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Dukes lawsuit against Wal-Mart in California can attempt class status: Judge

<i>Dukes</i> lawsuit against Wal-Mart in California can attempt class status: Judge

A federal judge has refused to dismiss the California-based litigation in the Betty Dukes v. Wal-Mart Stores Inc. gender discrimination case, ruling that plaintiffs should be given the opportunity to submit a motion for class certification.

In June 2011, the U.S. Supreme Court ruled against a proposed class of some 1.5 million members nationwide in the case, holding that the “respondents have not identified a common mode of exercising discretion that pervades the company.” Plaintiffs subsequently refiled the case in California and Texas.

Wal-Mart had moved to dismiss the case in California, “arguing chiefly that the newly proposed class suffers — albeit on a smaller scale — from the same kinds of problems that the Supreme Court said barred nationwide class certification,” said U.S. District Court Judge Charles R. Breyer in his ruling Friday in San Francisco.

Judge Breyer said, however, that plaintiffs in the case should be permitted to introduce a motion for class certification. “With rare exceptions, the appropriate vehicle for testing the sufficiency of class allegations is a motion for class certification. This case is not one of the exceptions,” he said.

“Because plaintiffs have proposed a class that could be certified if a showing consistent with the Supreme Court's decision were made, this order reserves for later determination whether plaintiffs' evidence suffices,” said Judge Breyer.

Judge Breyer said he “is not prepared to deny (plaintiffs) an opportunity to marshal and present evidence in support of their class allegations.”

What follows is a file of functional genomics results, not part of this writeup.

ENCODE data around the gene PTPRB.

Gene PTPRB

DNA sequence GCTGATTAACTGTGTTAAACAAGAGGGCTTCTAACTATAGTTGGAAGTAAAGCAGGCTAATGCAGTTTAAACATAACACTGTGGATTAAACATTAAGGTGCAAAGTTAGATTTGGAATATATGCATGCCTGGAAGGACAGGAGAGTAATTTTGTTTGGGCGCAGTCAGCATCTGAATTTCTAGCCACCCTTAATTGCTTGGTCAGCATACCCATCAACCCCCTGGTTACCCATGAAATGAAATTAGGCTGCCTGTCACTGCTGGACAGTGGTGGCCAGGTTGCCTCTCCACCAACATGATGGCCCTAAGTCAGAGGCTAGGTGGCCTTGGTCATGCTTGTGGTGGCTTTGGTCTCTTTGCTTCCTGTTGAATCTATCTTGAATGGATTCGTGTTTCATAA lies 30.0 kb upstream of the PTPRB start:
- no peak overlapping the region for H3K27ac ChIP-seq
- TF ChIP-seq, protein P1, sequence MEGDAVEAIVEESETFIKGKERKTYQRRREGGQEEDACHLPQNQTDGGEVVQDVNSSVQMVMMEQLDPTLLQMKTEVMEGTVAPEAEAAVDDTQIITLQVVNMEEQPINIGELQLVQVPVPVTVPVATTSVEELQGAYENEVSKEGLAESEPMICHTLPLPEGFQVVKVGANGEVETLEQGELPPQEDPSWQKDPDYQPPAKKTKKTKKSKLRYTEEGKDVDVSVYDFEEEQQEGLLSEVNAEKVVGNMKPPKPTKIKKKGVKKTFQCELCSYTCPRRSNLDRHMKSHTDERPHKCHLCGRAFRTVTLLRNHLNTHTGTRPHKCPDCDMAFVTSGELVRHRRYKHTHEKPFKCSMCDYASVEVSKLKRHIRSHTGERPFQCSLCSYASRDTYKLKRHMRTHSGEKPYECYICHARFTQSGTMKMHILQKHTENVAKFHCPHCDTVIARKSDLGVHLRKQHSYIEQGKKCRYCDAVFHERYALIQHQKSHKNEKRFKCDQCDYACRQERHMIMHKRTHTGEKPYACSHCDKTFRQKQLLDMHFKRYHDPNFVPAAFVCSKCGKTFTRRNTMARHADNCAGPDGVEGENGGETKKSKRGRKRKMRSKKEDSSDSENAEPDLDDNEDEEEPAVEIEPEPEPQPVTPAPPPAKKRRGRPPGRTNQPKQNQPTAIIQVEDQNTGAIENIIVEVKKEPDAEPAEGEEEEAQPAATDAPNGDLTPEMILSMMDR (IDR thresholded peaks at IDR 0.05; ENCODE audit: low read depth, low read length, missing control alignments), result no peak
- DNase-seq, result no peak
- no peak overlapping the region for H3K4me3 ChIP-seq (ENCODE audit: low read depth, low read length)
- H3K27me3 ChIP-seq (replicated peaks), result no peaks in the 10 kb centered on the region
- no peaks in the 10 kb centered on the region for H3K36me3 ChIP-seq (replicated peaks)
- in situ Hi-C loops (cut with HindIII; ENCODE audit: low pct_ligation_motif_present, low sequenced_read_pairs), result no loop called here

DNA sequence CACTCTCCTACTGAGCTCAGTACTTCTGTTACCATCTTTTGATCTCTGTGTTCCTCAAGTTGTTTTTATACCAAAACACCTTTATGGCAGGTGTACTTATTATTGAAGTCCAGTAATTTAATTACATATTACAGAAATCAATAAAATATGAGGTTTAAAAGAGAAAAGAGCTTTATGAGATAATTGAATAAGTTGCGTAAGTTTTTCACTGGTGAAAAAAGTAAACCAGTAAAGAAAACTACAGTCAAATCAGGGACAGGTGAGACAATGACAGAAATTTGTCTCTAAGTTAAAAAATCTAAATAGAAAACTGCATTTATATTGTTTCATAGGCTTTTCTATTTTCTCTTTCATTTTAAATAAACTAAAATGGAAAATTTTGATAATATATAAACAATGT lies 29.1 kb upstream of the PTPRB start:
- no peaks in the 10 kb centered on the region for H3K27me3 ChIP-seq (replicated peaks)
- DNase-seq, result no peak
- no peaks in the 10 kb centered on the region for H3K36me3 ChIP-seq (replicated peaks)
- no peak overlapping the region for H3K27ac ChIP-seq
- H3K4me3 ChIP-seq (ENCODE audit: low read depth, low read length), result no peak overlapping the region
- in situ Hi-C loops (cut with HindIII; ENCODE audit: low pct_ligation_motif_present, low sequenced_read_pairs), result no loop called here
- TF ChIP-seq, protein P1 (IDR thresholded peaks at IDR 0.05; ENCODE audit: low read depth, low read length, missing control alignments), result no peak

However, Judge Breyer also said in his ruling that “Wal-Mart argues with some force that the persisting heterogeneity of the proposed class makes unlikely a showing of commonality under any theory.”


While plaintiffs “have focused their challenge on the allegedly biased decisions made by a group of regional, district and store managers, they must still prove that every decision-maker in that group — perhaps 400 or so under the corporate structure alleged … operated under a common policy or mode of decision-making.”

He set Feb. 15, 2013, for a hearing on the plaintiff's motion for class certification.

Theodore J. Boutrous Jr., a partner with Gibson Dunn & Crutcher L.L.P. in Los Angeles, who represents Wal-Mart, said in a statement, “The court simply ruled that it will follow the usual procedure and allow plaintiffs to file a motion for class certification rather than addressing the issue at the motion to dismiss stage.

“The ruling does not address whether the claims meet the demanding class certification standards established by the Supreme Court in this case, but it sets a high bar for plaintiffs to meet, and we believe they cannot possibly do so.

“The purported statewide class the plaintiffs now allege is no more appropriate than the nationwide class the Supreme Court has already rejected. As we have said all along, these claims are unsuitable for class treatment because the situations of each individual are so different, and because the claims of these five plaintiffs are not representative of the hundreds of thousands of women who work at Wal-Mart. Wal-Mart has had a strong policy in place against discrimination well before the lawsuit was filed and continues to be a great place for women to work and advance.”

However, Brad Seligman, of counsel to law firm Lewis, Feinberg, Lee, Renaker & Jackson P.C. in Oakland, Calif., who is plaintiff lead counsel on behalf of the Berkley, Calif.-based Impact Fund, said in a statement, “We have maintained all along that the Supreme Court's decision did not preclude us from seeking justice for the women of Wal-Mart through class actions consistent with its new guidelines and standards, nor did the court rule on the merits of the case. This decision vindicates our argument.”

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